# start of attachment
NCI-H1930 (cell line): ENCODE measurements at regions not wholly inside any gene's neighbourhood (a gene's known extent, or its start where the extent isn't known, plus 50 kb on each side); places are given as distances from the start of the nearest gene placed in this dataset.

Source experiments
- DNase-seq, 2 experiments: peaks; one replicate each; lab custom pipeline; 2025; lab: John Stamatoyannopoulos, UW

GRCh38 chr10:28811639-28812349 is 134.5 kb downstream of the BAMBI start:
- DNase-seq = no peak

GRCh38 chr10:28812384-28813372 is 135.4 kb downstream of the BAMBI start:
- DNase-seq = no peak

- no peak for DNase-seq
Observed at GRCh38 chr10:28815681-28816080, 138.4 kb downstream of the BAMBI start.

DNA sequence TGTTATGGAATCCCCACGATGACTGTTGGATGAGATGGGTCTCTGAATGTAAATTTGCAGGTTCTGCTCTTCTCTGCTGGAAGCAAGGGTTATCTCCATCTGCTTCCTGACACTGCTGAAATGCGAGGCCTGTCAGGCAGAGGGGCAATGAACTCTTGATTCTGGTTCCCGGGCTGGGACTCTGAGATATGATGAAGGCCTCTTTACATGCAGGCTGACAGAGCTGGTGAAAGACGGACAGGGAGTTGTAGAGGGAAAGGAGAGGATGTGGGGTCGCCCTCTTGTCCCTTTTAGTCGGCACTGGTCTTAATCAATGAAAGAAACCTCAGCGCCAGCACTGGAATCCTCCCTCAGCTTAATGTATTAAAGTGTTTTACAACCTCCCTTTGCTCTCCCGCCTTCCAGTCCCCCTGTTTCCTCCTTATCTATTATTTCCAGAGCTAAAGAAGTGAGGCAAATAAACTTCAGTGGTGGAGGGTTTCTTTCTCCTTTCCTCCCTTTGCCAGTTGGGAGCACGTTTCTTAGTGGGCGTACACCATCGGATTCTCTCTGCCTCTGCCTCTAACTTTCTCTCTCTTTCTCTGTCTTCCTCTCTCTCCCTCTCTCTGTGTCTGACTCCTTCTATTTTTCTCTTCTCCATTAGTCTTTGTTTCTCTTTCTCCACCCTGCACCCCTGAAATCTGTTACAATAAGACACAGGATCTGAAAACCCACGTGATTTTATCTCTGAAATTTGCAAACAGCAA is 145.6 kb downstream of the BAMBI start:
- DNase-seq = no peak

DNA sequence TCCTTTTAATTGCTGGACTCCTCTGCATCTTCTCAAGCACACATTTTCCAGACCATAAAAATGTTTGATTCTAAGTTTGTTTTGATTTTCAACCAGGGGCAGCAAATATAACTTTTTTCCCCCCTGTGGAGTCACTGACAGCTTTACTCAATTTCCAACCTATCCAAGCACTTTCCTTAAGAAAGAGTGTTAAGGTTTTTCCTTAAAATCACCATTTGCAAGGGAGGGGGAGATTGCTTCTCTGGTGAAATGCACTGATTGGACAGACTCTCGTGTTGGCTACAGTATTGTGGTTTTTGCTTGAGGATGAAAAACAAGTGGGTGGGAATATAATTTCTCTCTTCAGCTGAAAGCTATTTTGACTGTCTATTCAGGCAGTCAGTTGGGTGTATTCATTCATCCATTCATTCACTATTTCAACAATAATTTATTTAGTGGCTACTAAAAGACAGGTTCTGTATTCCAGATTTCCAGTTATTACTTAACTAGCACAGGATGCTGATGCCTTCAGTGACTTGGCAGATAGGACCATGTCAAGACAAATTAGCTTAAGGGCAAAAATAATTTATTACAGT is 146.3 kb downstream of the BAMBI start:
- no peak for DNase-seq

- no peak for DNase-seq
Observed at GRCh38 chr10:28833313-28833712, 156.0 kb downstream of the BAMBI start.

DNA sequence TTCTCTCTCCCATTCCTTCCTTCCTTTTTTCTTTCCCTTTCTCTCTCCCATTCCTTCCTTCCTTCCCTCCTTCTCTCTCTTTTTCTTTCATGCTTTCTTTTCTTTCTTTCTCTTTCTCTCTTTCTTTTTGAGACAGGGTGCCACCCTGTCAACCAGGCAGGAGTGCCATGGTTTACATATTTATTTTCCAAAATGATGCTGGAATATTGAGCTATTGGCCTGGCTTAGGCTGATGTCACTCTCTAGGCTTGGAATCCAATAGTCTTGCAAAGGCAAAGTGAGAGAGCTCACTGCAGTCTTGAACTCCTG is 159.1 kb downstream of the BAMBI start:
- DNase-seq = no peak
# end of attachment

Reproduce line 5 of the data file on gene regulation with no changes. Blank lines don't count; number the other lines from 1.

- DNase-seq = no peak